• (True or False) Motorcyclist must avoid the blind spots, to avoid accidents from happening when other cars are making turns.
  • (True or False) Randomly honking the horn create the noise pollution. It is immoral behavior.
  • Driving car a living is called(1)ordinary driver(2)ordinary driver or professional driver(3)professional
  • If you slip and fall down because there is some oil on the road, you should (1)take it as bad luck and ride away(2)report to the nearest police station.(3)put tree branches or other visible markings on the area to warn other people.
  • If a motorist wants to keep the traffic order to gain a good image for the country, strengthen the social safety and have the happiness of his family, he should(1)have good riding moral and spirit of obeying the law. (2)have good riding skills (3)not smoke and drink.

Monday, August 07, 2006

You learn something new every day, right? One valuable lesson I learned this weekend was that grocery shopping on a Saturday afternoon should be avoided at all costs.
Today I opened a new bank account and got my bills all set up to automatically come out each month.... it should make life much easier! While things like paying bills here can be done at any 7-11, it's easier not to have to worry about it, or to risk forgetting about it and incurring late payments.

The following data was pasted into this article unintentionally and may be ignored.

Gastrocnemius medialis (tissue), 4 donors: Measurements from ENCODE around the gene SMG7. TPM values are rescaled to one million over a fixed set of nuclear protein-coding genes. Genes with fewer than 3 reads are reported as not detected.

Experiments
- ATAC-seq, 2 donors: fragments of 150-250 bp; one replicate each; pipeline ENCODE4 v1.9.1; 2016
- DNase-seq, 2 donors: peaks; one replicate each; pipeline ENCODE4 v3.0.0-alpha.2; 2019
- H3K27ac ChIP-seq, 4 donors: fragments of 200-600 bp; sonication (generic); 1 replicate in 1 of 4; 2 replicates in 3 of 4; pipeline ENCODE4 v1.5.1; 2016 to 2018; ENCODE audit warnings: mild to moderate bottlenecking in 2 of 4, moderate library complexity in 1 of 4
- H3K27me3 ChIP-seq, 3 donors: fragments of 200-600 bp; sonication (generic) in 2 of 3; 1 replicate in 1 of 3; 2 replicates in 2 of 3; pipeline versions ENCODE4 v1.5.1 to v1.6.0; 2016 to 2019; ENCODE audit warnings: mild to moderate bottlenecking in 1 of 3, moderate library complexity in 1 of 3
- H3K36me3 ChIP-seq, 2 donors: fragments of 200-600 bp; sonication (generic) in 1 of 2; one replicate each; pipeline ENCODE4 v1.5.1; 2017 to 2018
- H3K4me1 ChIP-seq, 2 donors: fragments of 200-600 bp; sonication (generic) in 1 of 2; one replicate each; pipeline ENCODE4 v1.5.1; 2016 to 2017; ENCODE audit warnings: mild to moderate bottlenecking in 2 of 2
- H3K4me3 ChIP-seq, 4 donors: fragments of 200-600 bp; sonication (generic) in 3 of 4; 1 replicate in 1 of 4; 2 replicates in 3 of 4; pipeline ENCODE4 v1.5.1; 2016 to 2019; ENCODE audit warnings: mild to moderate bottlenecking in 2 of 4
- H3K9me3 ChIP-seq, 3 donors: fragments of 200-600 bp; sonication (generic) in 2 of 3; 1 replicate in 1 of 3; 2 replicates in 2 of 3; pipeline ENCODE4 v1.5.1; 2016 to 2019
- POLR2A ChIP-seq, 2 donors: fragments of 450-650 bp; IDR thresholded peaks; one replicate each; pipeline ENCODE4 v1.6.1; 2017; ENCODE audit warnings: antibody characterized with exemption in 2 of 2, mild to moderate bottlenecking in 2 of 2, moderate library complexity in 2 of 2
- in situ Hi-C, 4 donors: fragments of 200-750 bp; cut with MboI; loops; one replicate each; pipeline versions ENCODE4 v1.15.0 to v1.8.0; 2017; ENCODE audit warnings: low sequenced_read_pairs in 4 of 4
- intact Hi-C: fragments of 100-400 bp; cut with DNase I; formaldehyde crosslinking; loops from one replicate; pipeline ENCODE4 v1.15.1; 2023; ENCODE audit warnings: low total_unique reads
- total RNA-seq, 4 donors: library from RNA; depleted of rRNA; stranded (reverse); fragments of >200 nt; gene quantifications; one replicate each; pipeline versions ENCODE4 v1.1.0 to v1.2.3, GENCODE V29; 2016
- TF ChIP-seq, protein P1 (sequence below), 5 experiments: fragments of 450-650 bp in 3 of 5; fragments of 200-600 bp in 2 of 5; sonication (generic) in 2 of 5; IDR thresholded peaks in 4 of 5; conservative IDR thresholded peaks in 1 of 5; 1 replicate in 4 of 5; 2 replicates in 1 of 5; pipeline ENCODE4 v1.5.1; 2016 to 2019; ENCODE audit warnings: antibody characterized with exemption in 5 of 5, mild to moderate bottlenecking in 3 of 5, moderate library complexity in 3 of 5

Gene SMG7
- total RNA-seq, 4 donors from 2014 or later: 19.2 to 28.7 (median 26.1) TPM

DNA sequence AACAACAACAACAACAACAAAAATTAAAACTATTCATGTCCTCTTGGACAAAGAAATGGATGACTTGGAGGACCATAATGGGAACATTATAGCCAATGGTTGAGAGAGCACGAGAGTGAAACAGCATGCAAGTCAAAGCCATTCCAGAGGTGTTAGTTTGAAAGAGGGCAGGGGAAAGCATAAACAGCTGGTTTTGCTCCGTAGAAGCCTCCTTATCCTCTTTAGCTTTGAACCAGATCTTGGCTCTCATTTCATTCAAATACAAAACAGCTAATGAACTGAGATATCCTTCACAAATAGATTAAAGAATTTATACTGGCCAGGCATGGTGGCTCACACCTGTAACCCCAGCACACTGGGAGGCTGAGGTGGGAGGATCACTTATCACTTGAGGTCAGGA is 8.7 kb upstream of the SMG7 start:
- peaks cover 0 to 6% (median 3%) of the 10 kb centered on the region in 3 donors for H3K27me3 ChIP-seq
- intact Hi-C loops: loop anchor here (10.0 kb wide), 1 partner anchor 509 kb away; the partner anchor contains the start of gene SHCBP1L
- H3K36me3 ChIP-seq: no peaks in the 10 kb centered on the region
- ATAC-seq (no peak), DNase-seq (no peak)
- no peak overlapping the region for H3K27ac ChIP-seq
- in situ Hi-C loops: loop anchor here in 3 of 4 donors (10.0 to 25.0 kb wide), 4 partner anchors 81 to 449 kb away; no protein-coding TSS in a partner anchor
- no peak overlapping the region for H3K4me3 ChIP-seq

There are three typhoons in the area right now, but it looks like only one will hit Taiwan. Chances are low that we'll have a "Day After Tomorrow" scenario where they merge into one super-typhoon (which would be kinda cool in theory, if it weren't coming toward your little island).
Pet peeve of the week: people who I regularly speak Chinese with (more often than they speak English with me) saying "Maybe you can practice your Chinese with _____" or asking me if i can say basic things that they've heard me say before "Do you know how to introduce yourself in Chinese?"